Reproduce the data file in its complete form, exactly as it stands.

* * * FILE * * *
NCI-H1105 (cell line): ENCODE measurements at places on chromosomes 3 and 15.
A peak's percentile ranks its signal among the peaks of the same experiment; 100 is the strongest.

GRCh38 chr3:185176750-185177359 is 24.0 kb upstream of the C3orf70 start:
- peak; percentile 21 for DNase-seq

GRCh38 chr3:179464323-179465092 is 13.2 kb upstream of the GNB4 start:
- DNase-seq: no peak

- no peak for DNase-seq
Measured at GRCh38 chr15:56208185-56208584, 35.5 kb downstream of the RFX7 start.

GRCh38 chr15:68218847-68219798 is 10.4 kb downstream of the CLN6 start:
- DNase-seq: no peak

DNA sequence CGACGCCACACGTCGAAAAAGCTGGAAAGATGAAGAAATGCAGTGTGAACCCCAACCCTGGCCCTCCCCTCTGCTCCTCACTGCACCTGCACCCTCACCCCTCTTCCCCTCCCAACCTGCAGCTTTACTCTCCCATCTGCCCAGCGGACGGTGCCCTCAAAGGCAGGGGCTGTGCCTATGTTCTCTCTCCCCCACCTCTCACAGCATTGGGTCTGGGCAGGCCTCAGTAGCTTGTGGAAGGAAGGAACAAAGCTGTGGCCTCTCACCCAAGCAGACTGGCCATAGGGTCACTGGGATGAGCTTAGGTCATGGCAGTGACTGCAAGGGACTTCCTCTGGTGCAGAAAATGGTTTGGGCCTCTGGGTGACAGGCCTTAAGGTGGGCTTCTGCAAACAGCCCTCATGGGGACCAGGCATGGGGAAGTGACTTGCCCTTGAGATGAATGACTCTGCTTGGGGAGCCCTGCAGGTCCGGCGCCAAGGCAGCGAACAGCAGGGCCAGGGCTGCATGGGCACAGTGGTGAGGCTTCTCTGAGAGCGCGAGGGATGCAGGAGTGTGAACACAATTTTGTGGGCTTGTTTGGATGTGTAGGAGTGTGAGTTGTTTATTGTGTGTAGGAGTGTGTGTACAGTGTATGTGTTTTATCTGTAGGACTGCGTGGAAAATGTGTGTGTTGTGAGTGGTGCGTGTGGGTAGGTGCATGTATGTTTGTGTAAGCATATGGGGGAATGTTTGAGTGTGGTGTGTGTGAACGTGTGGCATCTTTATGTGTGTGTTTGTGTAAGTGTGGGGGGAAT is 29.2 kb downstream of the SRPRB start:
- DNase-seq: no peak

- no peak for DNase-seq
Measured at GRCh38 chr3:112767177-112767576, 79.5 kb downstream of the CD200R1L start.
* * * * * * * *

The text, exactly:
NCI-H1105 (cell line): ENCODE measurements at places on chromosomes 3 and 15.
A peak's percentile ranks its signal among the peaks of the same experiment; 100 is the strongest.

GRCh38 chr3:185176750-185177359 is 24.0 kb upstream of the C3orf70 start:
- peak; percentile 21 for DNase-seq

GRCh38 chr3:179464323-179465092 is 13.2 kb upstream of the GNB4 start:
- DNase-seq: no peak

- no peak for DNase-seq
Measured at GRCh38 chr15:56208185-56208584, 35.5 kb downstream of the RFX7 start.

GRCh38 chr15:68218847-68219798 is 10.4 kb downstream of the CLN6 start:
- DNase-seq: no peak

DNA sequence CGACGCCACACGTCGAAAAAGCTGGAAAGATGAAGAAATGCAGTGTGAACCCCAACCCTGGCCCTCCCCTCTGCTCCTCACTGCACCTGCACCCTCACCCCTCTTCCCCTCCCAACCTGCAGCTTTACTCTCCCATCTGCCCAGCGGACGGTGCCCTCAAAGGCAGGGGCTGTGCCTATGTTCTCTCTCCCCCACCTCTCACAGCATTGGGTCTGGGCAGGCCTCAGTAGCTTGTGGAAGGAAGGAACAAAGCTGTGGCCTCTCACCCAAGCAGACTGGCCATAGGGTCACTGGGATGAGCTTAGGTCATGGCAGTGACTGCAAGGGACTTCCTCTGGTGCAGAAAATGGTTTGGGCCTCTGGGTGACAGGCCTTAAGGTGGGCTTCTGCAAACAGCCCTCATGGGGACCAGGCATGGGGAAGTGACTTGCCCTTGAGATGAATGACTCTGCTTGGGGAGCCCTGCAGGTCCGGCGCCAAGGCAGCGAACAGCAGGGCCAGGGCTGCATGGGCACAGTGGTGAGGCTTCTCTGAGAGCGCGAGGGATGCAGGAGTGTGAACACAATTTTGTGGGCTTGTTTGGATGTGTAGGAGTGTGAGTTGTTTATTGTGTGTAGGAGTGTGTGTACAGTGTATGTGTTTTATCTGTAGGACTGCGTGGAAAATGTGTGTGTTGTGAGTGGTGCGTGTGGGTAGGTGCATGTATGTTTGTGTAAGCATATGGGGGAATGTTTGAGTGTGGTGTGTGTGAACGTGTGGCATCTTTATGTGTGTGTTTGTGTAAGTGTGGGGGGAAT is 29.2 kb downstream of the SRPRB start:
- DNase-seq: no peak

- no peak for DNase-seq
Measured at GRCh38 chr3:112767177-112767576, 79.5 kb downstream of the CD200R1L start.